nekonexus: (holiday pig)
[personal profile] nekonexus
This tweet was making the rounds the other day, which I found ironic, given how Kiro and I had been discussing at least the first part of the statement very recently:

RT: The Inuit have seventeen different words for "snow". The British have seventeen different phrases for "Oh, for FUCK's sake."

My Brit friends can attest to the latter, or not, as they see fit. Also, glad to see the author used Inuit and not Eskimo. But you know, the average Canadian (and, I dare say, the average person who lives with snow for more than one month a year) has a lot of words for snow. We may even have an Alot of Snow. Yus. Here's my catalogue (alphebetized because I can):

Snow words that stand alone:
blizzard - death in snow form. High winds, intense cold, snow that just won't stop.
flurries (or snurries) - the light, gentle stuff they use in movies. Snurries being the slightly more vigorous version, or just the one you use when you are lazy and tired of saying "snow flurries".
powder - skiing types should know this one: it's the super-light dusty stuff they like to manufacture for ski hills. The naturally occuring version is dry snow.
sleet - sheets of icy snow fall from the sky. Hard.
slush - half-melted snow, often more than a half-inch deep, just waiting to soak through your shoes if you were foolish enough to think "ah, the snow is melting! I don't need boots."
snain - also known as "mixed precipitation" or when the weather can't make up its fucking mind about whether it's going to rain or snow.
snow - the generic version. It's snowing.
whiteout - you're driving (or walking) along, minding your own business, when suddenly, there is nothing but white. And cold. Cold and white. That is a whiteout. Less intense and more localized than a blizzard, but disorienting as fuck.

Compound snow words:
lake-effect snow - a storm crosses a lake, picking up moisture, hits land, and dumps a metric fuck-ton of snow as it does so.
snow belt - a region in Ontario stretching from the western Great Lakes across the central portion, through 'cottage country', wherein snow is more frequent, heavier, and prone to violent conditions (see lake-effect, snowsqualls, and whiteouts as the most common snows in this region). Good skiing here, if you're into that.
snow drift - (not the same as drifting snow) A pile of snow pushed up into a heap by the wind. Will form any damn place it pleases, such as the middle of the road (after the plow has been by), or the sidewalk, or your yard.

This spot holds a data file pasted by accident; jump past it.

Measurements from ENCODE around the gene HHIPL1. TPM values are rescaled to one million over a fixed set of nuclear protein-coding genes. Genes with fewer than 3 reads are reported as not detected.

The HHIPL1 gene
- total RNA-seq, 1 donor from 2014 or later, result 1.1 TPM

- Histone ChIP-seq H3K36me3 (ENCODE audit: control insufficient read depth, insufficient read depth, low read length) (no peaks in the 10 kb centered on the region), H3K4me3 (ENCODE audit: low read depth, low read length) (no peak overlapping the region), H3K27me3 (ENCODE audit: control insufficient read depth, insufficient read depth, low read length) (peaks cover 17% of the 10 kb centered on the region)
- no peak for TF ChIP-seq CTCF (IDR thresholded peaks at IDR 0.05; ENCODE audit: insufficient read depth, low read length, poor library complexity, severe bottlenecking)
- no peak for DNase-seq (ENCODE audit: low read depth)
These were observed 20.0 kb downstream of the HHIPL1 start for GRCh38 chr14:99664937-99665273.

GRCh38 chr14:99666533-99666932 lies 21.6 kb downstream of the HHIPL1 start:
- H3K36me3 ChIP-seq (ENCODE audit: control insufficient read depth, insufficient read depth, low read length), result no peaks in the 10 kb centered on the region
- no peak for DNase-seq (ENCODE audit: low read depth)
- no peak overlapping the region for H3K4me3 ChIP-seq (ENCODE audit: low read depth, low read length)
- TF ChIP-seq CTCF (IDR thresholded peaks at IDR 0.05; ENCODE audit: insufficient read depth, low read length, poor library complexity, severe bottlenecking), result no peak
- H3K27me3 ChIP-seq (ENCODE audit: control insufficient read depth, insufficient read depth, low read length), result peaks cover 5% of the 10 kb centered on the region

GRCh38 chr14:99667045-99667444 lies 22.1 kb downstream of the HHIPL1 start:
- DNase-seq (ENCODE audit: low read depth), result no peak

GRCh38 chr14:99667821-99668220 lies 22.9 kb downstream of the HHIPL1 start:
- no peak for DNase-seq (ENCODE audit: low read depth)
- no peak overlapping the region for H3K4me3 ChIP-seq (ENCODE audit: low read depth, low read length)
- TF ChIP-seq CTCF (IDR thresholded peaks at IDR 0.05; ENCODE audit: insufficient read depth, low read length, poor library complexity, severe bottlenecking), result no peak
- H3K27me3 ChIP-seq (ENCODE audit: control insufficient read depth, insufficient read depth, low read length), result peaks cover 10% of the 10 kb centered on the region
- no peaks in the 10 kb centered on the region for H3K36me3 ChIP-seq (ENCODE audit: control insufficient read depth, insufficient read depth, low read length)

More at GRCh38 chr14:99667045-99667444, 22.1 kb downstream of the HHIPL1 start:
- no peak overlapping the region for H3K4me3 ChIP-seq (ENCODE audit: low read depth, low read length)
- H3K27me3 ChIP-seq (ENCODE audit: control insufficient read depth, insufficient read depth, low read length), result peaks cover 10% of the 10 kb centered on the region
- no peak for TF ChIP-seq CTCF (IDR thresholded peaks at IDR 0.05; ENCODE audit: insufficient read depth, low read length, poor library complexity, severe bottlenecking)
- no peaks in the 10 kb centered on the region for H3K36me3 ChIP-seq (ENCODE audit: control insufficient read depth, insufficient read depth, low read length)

snowfall - See entry under "snow words requiring modifiers"
snowpack - the base layer, often featuring an ice crust, when the snow just keeps coming in waves, rather than a steady snowfall.
snow pellets - tiny little icy particles that try to pierce your skull.
snowsquall - sudden intense storm, forms around lakes, often accompanied by whiteouts. You'll know one if it hits you. Localized and not terribly long in duration. See also lake-effect snow.
snowstorm - there is a storm, like unto storms you have in summer, except it's made of snow, not rain. Not quite as bad as blizzard.

Snow words requiring modifier:
blowing snow - wind-driven snow. Occurs with and without actual snowfall. Can lead to whiteouts.
drifting snow - (not the same as snow drift) sneaky snow that is not actually falling, but comes from nowhere in particular, or a drift that you didn't notice, and is suddenly in your way. Dangerous on highways, where drifting snow can turn into snow drifts and cause 30 car pile-ups.
dry snow - much like powder. Light, fluffy, easy to shovel, unless it's windy. Usually accompanied by intense cold.
[heavy|light] snowfall (trust me, it makes a difference) - most often used in forecasts announcing "a heavy snowfall warning is in effect." Can also be summarized as "a wall of snow will soon fall on you. Have fun digging yourself out."
wet snow - heavy, sticky, dense stuff, great for making snow people, snow forts, snowballs, etc, but death to the back if you have to shovel.

A word I learned from the Weather Network today:
snow roller - formed when the wind blows wet snow into a roll. Like a tumbleweed made of snow. Often blamed on kids in urban areas, but is naturally forming.

So. That's 22 words for snow. Did I miss any? ^_~

ETA: Yes, I forgot:
granular snow - the result of snow pellets forming a layer on the snowpack.
Alberta clipper - fast moving snowstorm that originates off the Rockies, often giving Alberta a chinook (warm weather) before it barrels across the country to pick up lake-effect moisture and dump on the Eastern seaboard.

Date: 2010-12-23 08:35 pm (UTC)
From: [identity profile] flemmings.livejournal.com
Local variation? Wet snow is called 'packing snow' where I come from. But I feel a difference, at least in-city (all I really know.) Wet snow is halfway to slush by the time it hits the ground. Packing snow isn't as wet, but is the stuff that's good for making snowmen etc. The diff between just above freezing snow and 28F snow, more or less.

Had never heard of snain; this weather channel follower calls it 'mixed precipitation' by instinct. Possibly for the same reason, 'trace snow' is part of my vocabulary. I mean, it's usually just the aftereffect of flurries trying to drift, only there isn't enough of it to do so and what you get is snow tails (or arrowhead shapes) on the road.

Date: 2010-12-26 05:06 pm (UTC)
From: [identity profile] nekonexus.livejournal.com
Packing snow is a useful variation. *nod*

Kiro points out that snain is actually a conlang word of my own invention and no one uses it but me. ^_^; Well.

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